The YJLD model

The role and functions of YJLD workers

There are no rules about who should take on the role of Youth Justice Liaison and Diversion (YJLD) work. The crucial thing is ensuring that those selected are well equipped to carry out the functions that are required.

In brief, YJLD workers should have a broad knowledge of children’s services, health services, services for families with multiple needs, and the youth justice process. They should be able to identify the range of risk factors or concerns that would trigger the need for detailed assessment or intervention. They should have, or be able to develop, good links to the specialists completing these detailed assessments, as well as understanding and being able to use pathways to other relevant services.

YJLD workers should be able to provide brief interventions whilst young people and families wait for access to other services, and play a brokerage role to help young people get appropriate packages of care. They will need to be linked well, both strategically and operationally, to relevant partners and stakeholders.

The key YJLD functions are:

  • Support to other professionals in routine contact with young people on the edges of the youth justice system to filter for those at risk of the worst outcomes.

  • Swift follow up and screening of those with risk factors for poor outcomes at the point of first contact with the police, to check for a broad range of health, social and educational needs.

  • Where necessary, referral of young people with identified vulnerabilities in a timely manner for specialist assessment, supporting them to access such services and troubleshooting if access is problematic.

  • Use of a 'supportive brokerage' approach, rather than simply signposting to other sources of help. This means being proactive and persistent about making sure that children and families can access the help they need. The services may include specialist as well as non-specialist health services. They will also include broader services, given the importance of tackling the wider determinants of health. These broader services will include youth services, those offering educational/vocational support, drug and alcohol interventions, parenting programmes, offending behaviour interventions, support from BME and community faith groups, and voluntary and statutory support to help address the particular needs of parents under stress.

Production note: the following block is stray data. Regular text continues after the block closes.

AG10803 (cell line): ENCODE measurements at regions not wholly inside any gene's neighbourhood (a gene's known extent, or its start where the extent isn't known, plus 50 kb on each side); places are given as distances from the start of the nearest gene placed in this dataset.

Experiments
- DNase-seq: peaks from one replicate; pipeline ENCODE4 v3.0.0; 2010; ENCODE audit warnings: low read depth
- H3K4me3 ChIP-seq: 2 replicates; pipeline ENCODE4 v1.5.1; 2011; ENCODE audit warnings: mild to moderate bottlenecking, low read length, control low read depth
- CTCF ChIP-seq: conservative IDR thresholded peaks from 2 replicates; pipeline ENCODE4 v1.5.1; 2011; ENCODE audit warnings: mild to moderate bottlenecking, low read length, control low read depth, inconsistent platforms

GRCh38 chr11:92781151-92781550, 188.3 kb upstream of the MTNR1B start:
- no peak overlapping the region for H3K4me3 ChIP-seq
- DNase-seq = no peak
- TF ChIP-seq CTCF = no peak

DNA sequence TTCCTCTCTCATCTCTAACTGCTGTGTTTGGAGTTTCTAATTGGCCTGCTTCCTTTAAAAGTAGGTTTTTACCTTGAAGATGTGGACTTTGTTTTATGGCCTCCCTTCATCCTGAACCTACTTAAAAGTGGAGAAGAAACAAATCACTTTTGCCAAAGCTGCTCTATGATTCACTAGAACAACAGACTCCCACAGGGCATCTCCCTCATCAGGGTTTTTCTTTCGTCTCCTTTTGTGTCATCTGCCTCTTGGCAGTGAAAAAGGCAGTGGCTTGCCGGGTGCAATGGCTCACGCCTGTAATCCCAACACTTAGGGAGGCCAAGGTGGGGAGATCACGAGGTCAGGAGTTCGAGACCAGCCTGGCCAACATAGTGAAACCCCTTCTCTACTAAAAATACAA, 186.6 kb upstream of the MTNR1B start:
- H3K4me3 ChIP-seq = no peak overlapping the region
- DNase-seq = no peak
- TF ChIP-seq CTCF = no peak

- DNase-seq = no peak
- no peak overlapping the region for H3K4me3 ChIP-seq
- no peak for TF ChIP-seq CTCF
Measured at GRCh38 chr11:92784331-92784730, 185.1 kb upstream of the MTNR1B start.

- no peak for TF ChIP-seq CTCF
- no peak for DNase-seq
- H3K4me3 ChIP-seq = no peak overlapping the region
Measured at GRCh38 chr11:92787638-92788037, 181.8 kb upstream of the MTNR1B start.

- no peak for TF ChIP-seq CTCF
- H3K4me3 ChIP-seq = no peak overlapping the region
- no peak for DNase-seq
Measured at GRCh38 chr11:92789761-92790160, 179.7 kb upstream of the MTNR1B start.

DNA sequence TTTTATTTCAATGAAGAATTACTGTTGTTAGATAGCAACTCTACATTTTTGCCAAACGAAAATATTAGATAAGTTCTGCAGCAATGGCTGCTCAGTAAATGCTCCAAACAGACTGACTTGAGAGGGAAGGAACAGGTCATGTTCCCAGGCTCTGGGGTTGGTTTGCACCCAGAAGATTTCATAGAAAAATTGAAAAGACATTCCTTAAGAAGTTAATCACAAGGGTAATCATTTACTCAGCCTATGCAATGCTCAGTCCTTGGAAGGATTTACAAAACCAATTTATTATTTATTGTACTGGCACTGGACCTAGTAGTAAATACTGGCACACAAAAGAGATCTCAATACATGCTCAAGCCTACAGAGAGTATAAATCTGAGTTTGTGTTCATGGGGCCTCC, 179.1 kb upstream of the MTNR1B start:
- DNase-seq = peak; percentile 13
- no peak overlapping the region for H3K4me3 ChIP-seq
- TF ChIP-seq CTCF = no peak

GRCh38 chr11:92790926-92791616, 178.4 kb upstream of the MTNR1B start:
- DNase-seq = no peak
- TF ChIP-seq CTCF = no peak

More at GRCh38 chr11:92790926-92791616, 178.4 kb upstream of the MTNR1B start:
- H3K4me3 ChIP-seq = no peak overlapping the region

• On occasions, the provision of ‘wraparound’ short-term interventions for those excluded from services or those who are hardest to engage, to bridge the gap whilst care packages are being developed, and whilst children and their families are waiting to access statutory and voluntary services.

  • At any stage of a young person’s involvement with the service, the provision of a crisis response (within 24 hours) if significant risk factors for self-harm and suicide are identified.

  • Fulfilling a liaison and facilitator role, supporting co-ordinated working between the police, health, children and adult’s social care, substance misuse services, education, children’s homes and secure units, voluntary sector, BME and faith groups, and courts and youth justice professionals.

  • Sharing relevant information (including that gathered from screening and assessment work) with multi-agency partners in statutory and voluntary services and schools, and advising on the action that might help respond to needs that have been identified.

  • Using relevant information gathered from screening and assessments to contribute to Common Assessment Framework (CAF) assessments, pre-sentence reports, and other decision-making forums and opportunities across the youth justice pathway.

  • Delivering formal and informal training and awareness-raising sessions, about the needs of vulnerable children and young people, about what works to improve outcomes, and about the local pathways to access support.

  • Where appropriate, considering and taking action to ensure a smooth transition for a young person into adult services, and to promote joint work with adult services to meet the needs of the parents with children in or close to the youth justice system.


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